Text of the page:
Since I’ve covered Imagekind many times in the past, I figured I’d do so again. Here’s a rundown of what’s changed at Imagekind, and what it means to you:
First, a few small features:
To begin with, Imagekind is finally allowing unlimited uploads for all members. It’s a basic improvement but I’m glad it’s here.
In addition, Platinum members (who pay $12/month) will get 250 galleries and Pro members (who pay $8/month) will get 100 galleries. Free members just get 3, but that’s not a huge surprise. The commission rates for frame sales are also weighted positively towards Imagekind’s paying members, at 15%, 10%, and 5% respectively.
Imagekind has also improved their artwork management system to include batch editing of artwork details and easy image organization via a drag-and-drop interface.
So what’s the big feature?
The big update, of course, is that Pro and Platinum members can now create an individual storefront for their art at theirname.imagekind.com/store.
Now, before I discuss the storefront features, I do want to gripe a bit—I’m tired of hearing big companies say that those kind of URLs are easy-to-remember (or professional). Fact is, they’re not. The only truly professional, memorable URLs are top-level domain names, like www.yourname.com.
So Imagekind, and any other company out there who’s listening—you really ought to allow your artists to use their own domain. It’s the only way they’re ever going to get the respect that they deserve.
Plus, if it matters at all to you, search engines value top-level domains much more than subdomains. Just keep that in mind.
OK, back on topic. :)
Imagekind’s new artist storefronts look rather basic right off the bat, but they do offer some themes to choose from and the ability to add your own pages.
Also, if you’re a CSS programmer or you like to tinker with things, you can edit the CSS code to change how your storefront looks. Don’t want to touch the code? You can still at least change the background color, page color, and text color.
It’s actually pretty impressive that Imagekind is allowing CSS editing. . . they mentioned some of the difficulties they’re working through in this blog post, and it’s quite an undertaking. For example, imagine if you’re changing the CSS of your storefront, and Imagekind releases a CSS update of their own at the same time—what happens then?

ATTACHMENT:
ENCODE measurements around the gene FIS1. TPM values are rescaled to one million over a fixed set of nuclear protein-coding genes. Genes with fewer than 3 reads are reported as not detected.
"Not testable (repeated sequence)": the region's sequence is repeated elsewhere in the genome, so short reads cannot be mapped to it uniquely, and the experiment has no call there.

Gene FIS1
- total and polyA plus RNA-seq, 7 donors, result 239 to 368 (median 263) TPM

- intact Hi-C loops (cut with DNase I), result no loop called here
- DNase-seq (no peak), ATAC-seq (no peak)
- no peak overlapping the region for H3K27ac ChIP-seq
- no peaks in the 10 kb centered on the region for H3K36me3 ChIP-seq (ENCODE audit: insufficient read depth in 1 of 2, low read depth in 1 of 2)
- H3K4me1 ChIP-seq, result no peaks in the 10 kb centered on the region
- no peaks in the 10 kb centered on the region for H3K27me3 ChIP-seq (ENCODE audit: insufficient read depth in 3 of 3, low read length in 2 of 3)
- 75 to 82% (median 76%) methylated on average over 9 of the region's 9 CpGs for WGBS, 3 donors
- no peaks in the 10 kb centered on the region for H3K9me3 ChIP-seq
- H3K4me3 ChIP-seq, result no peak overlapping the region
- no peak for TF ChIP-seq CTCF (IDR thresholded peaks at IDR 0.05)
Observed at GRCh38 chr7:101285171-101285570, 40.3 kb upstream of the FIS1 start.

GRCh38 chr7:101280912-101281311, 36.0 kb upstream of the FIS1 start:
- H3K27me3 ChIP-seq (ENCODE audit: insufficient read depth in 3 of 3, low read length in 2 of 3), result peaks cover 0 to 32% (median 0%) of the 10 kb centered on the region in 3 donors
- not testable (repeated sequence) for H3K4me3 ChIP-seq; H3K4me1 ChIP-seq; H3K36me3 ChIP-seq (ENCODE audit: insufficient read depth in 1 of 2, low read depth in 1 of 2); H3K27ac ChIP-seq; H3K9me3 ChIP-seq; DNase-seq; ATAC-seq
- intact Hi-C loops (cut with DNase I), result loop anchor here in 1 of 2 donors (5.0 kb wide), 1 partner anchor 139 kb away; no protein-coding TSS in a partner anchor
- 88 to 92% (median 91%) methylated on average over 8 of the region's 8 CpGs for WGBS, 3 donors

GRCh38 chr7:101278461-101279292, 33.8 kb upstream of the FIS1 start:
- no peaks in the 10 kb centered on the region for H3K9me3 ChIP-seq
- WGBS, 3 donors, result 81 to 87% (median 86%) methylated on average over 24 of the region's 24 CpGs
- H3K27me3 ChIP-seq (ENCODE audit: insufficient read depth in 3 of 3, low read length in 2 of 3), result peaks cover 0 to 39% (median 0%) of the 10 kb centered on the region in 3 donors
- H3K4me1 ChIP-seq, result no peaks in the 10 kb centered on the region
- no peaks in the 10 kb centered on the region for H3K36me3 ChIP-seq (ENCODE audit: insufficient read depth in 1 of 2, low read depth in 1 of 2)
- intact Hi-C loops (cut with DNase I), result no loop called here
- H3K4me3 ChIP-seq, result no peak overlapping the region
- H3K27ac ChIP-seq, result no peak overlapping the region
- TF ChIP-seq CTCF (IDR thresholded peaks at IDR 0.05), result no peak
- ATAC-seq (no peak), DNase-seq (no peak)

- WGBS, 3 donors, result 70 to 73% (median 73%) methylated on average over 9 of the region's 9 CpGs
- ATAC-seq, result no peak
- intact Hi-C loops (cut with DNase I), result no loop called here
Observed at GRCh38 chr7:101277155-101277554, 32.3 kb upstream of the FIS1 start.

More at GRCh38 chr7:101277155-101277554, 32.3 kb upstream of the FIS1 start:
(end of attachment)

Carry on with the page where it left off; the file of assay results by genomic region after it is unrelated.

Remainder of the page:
Well, instead of your CSS code being over-written and your changes lost, they’ve implemented a side-by-side viewer that will show you both your CSS and their CSS right next to each other. Even better, they’ll highlight what they’ve changed so you can see and decide whether or not to integrate their code.
It’s very cool if you’re a bit of a geek. :)
There’s also a neat feature that allows you to “pause” your storefront while working on your CSS code, so no one will ever know you’re making changes in the code until you publish those changes to your store.
For Google lovers, you can track how many people visit your store with Google Analytics—which I highly recommend—or you can add Google Adsense to try and earn a few nickels on the side—which I wouldn’t advise.
There’s also a way to allow visitors to sign up for a mailing list, although I noticed that not very many artists have taken advantage of that feature yet.
Check out Imagekind’s list of featured artists to see some of their new storefronts for yourself. Browse through to an artist’s profile, then click the “Shop my Store” button. About half of them seem to have a store already set up.
Overall, I think the upgrades are a very nice move. Will it be enough to regain Imagekind’s competitive edge against its main competitor, RedBubble.com? I don’t know. Judging from their latest traffic stats (shown below) that’s an uphill battle.
Still, I think it’s definitely a step in the right direction, and I’m sure we’ll see some traffic increases to Imagekind as the year goes on.
NOTE: Katherine Tyrrell of Making A Mark has just posted a very in-depth article explaining why she’s looking for an alternative to Imagekind despite these new improvements. I encourage you to read that as well.
Today's post is one of my monthly updates on Foliotwist, the art website service I launched in April of 2009. If you're not interested, I won't be offended if you skip it. :)
So what's new with foliotwist? A lot!
Sure, nothing we did in July quite topped . . . read more
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